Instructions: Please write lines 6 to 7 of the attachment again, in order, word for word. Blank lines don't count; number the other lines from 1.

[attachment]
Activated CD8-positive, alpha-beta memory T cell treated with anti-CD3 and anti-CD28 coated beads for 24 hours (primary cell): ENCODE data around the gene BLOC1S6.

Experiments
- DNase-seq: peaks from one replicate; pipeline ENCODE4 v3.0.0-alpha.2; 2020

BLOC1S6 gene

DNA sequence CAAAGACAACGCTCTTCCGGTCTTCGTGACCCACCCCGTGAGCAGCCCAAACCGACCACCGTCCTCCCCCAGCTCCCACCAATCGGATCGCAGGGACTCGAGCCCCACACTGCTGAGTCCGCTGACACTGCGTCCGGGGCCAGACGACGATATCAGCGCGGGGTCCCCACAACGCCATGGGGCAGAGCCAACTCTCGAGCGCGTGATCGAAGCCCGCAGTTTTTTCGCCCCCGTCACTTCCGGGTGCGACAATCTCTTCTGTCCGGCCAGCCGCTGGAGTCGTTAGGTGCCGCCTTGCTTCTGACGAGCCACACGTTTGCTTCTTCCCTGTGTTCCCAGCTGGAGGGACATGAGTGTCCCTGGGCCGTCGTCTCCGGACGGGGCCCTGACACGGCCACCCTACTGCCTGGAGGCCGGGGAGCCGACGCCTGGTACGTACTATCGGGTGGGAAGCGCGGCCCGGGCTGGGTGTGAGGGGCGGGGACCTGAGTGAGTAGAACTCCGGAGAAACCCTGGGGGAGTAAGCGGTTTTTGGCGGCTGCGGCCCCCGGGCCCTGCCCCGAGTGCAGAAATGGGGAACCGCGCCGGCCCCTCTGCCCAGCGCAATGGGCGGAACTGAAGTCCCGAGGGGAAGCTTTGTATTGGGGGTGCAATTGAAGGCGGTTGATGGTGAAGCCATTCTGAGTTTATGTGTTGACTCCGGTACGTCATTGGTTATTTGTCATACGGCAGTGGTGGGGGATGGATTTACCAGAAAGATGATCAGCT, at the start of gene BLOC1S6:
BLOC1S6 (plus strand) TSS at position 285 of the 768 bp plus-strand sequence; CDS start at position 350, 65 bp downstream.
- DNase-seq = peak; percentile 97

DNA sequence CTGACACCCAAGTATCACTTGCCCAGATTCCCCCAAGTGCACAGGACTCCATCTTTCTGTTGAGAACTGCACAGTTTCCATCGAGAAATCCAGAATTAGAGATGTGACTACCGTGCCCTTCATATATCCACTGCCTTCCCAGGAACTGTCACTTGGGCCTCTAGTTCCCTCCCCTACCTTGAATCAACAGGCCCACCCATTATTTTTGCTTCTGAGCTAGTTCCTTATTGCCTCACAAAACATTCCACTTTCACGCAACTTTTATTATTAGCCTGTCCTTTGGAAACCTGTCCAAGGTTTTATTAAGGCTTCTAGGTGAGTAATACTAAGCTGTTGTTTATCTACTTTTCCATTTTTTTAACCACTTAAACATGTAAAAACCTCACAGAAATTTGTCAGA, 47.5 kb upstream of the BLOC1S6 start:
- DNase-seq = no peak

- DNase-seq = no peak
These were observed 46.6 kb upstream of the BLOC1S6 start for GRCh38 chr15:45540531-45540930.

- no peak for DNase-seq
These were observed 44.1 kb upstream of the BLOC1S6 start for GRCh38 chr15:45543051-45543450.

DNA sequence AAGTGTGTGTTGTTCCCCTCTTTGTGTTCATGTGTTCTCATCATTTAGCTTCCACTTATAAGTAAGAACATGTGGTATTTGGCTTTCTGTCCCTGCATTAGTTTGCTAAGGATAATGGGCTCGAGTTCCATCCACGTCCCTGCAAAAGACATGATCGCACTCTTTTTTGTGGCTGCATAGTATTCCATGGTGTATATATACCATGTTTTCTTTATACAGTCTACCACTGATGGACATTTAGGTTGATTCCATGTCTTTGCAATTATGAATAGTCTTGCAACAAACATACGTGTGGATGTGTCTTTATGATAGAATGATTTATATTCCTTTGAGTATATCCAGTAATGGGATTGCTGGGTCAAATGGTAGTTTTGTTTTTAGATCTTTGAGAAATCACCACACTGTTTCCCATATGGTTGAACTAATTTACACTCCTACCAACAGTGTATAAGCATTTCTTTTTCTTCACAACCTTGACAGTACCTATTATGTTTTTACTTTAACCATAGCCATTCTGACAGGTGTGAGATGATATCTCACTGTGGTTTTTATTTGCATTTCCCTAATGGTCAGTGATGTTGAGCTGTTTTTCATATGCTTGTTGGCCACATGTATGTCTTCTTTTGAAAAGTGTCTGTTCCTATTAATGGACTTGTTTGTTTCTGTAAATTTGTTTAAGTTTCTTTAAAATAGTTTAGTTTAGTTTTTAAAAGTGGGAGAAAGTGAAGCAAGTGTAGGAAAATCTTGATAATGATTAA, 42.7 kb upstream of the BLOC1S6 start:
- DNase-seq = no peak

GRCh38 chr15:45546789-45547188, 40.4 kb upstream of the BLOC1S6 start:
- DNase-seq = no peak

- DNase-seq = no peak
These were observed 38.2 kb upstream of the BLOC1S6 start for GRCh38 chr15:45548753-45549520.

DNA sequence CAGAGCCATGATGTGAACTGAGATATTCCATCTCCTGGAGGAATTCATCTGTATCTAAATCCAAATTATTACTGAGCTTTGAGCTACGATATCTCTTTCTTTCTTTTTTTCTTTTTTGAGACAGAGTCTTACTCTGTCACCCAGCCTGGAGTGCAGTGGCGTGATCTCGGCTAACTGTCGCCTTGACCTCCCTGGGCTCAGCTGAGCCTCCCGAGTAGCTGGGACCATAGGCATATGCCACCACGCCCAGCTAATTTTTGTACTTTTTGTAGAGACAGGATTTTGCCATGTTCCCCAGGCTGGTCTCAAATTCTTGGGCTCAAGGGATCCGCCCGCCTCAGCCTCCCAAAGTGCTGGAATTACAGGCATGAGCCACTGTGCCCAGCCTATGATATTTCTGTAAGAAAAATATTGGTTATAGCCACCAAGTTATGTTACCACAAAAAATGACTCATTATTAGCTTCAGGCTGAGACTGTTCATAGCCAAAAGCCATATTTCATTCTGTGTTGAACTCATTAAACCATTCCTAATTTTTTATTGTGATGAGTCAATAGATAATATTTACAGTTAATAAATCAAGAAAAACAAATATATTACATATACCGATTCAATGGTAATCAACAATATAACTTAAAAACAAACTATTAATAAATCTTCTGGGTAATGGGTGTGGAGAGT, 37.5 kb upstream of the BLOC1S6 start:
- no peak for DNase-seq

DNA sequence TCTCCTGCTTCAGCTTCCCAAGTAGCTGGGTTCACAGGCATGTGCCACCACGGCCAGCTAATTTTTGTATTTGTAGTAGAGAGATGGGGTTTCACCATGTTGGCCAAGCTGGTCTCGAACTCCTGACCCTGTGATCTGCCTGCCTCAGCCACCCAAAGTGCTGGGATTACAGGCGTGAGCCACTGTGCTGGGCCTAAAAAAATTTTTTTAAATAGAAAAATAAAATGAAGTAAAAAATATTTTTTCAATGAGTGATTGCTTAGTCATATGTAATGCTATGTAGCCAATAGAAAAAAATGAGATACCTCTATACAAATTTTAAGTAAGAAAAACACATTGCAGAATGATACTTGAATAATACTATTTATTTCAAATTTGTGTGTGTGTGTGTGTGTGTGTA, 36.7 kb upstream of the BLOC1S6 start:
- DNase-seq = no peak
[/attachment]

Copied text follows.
BLOC1S6 (plus strand) TSS at position 285 of the 768 bp plus-strand sequence; CDS start at position 350, 65 bp downstream.
- DNase-seq = peak; percentile 97